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Hydraulic Leaks and Risk.pptx

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									Hydraulic Leaks and Risk




  Every Drop Counts in Safety
   Are you really trained

Many occupational Standards and 
regulations explicitly require the employer 
to train employees in the safety and 
health aspects of their jobs. OH&S 
standards make it the employer’s legal 
responsibility to limit certain tasks to 
employees who are “certified”, 
“competent” or “qualified” – meaning that 
they have had special previous training to 
perform specific duties and are made 
aware of related hazards. Training must be 
part of every employer’s safety and health 
program for protecting workers from 
injuries and illnesses. Research concludes 
that those who are new on the job have a 
higher rate of incidents and injuries 
compared to more experienced workers.
          DO WE OR I :
A). Use hydraulics in our facility for 
plant processes.
B). Have mobile or construction 
equipment.
C). Have personnel that maintain 
equipment that utilizes hydraulics.
D). Have employees who work within 
1 meter of a hydraulic system or 
component.
E). Have personnel who operate 
equipment that utilizes hydraulics, in 
public areas.
F). Operate hydraulic equipment in 
fragile ecosystems.
Once the employees training needs 
have been identified; the employee 
should enrolled in the best suited 
level of training.
    Ok where are all the 
      Hydraulic Hoses?
    How are you Exposed
• Now apply our risk matrix?
          In your walk around's
You want to look for: 
•            hydraulic leaks, leaks are component failure which can
become catastrophic
•            hydraulic hoses that have wear from abrasion
•            hydraulic hoses that have bubbles forming on the
outer covering
•            cylinder gland nut unthreading
•            cylinder pins bushings and retainers are in place and in
proper condition
•            Fluid containment and absorbents are available
and identified
•            Fire suppression or extinguishers are available
•            Low pressure adapters in a high pressure system
•            hose pressure ratings; do the hoses have a safe working
pressure identified on them?
•            Are accumulators identified with hazard labels and have
components integrated for discharging stored energy?
Visual inspections should also include assessing risk
behaviour such as:
•            how workers interact with equipment when performing
their own inspection
•            how workers perform lockout and control hydraulic
energy for maintenance tasks
•            is there a comprehensive lockout procedure for venting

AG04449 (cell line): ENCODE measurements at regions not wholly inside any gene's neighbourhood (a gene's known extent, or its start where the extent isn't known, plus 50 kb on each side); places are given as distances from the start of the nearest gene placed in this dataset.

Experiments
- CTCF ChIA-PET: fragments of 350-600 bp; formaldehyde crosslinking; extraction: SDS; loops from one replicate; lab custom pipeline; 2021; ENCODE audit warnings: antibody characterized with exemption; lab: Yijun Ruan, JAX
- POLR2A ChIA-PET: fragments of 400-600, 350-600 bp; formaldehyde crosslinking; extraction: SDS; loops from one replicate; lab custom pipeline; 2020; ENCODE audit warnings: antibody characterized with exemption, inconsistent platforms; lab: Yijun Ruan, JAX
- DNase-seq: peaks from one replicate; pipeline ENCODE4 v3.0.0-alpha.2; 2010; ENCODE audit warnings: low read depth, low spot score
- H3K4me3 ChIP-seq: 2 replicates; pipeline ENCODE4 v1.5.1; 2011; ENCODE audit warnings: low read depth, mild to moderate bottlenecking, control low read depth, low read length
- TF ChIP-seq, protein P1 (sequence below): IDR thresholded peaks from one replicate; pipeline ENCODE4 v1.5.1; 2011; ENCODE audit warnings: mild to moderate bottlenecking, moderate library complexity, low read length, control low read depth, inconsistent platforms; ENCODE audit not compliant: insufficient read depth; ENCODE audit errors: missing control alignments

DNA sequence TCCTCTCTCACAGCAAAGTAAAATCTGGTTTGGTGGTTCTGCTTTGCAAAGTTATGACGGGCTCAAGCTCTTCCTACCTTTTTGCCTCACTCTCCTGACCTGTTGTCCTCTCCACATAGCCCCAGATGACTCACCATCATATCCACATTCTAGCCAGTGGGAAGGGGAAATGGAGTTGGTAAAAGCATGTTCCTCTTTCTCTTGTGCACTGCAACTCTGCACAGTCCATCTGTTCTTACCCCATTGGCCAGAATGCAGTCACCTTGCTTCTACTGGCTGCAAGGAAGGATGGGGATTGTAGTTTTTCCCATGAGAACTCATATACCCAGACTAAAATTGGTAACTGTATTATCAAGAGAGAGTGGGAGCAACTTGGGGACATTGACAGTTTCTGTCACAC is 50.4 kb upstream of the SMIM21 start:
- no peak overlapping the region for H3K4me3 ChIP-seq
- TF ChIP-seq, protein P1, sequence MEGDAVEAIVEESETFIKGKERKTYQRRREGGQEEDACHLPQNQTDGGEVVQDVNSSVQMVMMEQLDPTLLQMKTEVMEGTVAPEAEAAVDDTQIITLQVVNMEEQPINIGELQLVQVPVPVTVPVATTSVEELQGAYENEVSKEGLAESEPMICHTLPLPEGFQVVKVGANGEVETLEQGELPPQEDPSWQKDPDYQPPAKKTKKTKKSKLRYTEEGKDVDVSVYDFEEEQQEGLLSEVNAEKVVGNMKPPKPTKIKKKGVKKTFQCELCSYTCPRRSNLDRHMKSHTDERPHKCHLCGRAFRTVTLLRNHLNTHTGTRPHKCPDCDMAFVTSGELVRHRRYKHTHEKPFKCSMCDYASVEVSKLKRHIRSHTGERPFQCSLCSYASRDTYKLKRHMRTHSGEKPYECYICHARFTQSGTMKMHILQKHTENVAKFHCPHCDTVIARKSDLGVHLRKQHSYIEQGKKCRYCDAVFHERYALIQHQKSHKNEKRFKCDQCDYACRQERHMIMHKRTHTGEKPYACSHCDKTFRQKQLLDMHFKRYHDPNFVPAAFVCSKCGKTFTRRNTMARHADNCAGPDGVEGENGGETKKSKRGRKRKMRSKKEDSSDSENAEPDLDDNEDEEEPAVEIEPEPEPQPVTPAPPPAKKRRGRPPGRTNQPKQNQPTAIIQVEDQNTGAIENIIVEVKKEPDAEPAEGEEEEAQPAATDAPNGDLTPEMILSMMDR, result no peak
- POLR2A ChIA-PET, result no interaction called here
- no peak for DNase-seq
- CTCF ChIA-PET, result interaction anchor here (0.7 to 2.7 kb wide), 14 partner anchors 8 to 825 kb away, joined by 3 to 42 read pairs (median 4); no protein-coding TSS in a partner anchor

residual energy?
•            Are they supporting loads normally supported by
hydraulic cylinders?
•            is the safe work procedures task based?
     Control Bleeding Should 
        Never be allowed
In large industrial systems lockable isolation devices are common, 
such as ball valves. 
Isolating in an area of a circuit to perform maintenance also requires 
specific procedures for  isolation, lockout, monitoring, bleeding, and 
reintroduction of hydraulic energy. Each written  procedure should 
include details of each of these items. Redundancy of isolation 
devices and  monitoring is very important when energy exists 
beyond isolation devices. 
Hose burst protection system as described is known as a counter 
balance valve. The valve is   designed to prevent the free fall of the 
boom (load) in the event of a connecting hose failure. 
The valve is also designed to control descending (runaway) loads 
including overpressure  relieving capabilities. To be most effective in 
protection of hose failure, the valve must be  mounted having 
reduced failure points. This is commonly achieved by mounting the 
valve  directly to the cylinder port. In some cases it is welded 
directly or has a connection which is of  rigid pipe or tube or steel 
adapter. The most common are bolted pad mounted valves, which  
the two surfaces are sealed with and elastomeric seal (oring). 
The fluid between the actuator 
(cylinder piston in this case) and the counter balance valve is 
isolated and will not pass the  counter balance valve until pilot 
pressure from the directional control valve pilots the valve to open. 
Without pilot pressure or over pressure the fluid remains isolated. It 
is this isolated  volume under pressure which must be identified and 
controlled safely. 
      For each piece of 
     equipment at work
Write a safe work procedure specific 
to each task to include details on; 
• -Supporting components to prevent 
  movement when fluid is vented 
• -Instruction for safe use of 
  integrated monitoring and venting 
  devices 
• -Monitoring of energy hazards 
  throughout the duration of the task 
• -How to perform a hazard 
  assessment specific to the task 
• -PPE requirements 
 If you become 
injured/infected
   Thermal Expansion in 
         Tanks
When adding hydraulic fluid to a 
reservoir, NEVER FILL TO THE TOP! 
Oil expanding under working 
temperatures will overflow the 
reservoir
I think there is a leak
A severe NEAR MISS
Lets Talk Risk in a big way!
Is your Worker
WITHIN CLOSE 
  PROXIMITY
Clean up Spills 
IMMEDIATELY
$5. to $5000. in Seconds
LOOK for Blisters
Don’t Johnny Rig Leaks
Think Confined Energy
Hydraulic Fluid Is Very 
    FLAMMABLE
Change this Out Now
    Seems Tiny
But a HUGE Hazard
  Simple Don’t 
Inspect by Hand
Burns and Hot Surfaces
  ARE EVERYWHERE
    150-F or 65-C
High  Pressure Bullets
 Lock out Tag Out
Verify Zero Energy
 Don’t Mix Adapter
Know the Difference
      Always THINK 
Environmental Protection
  Got a spill? 
Control it NOW!

								
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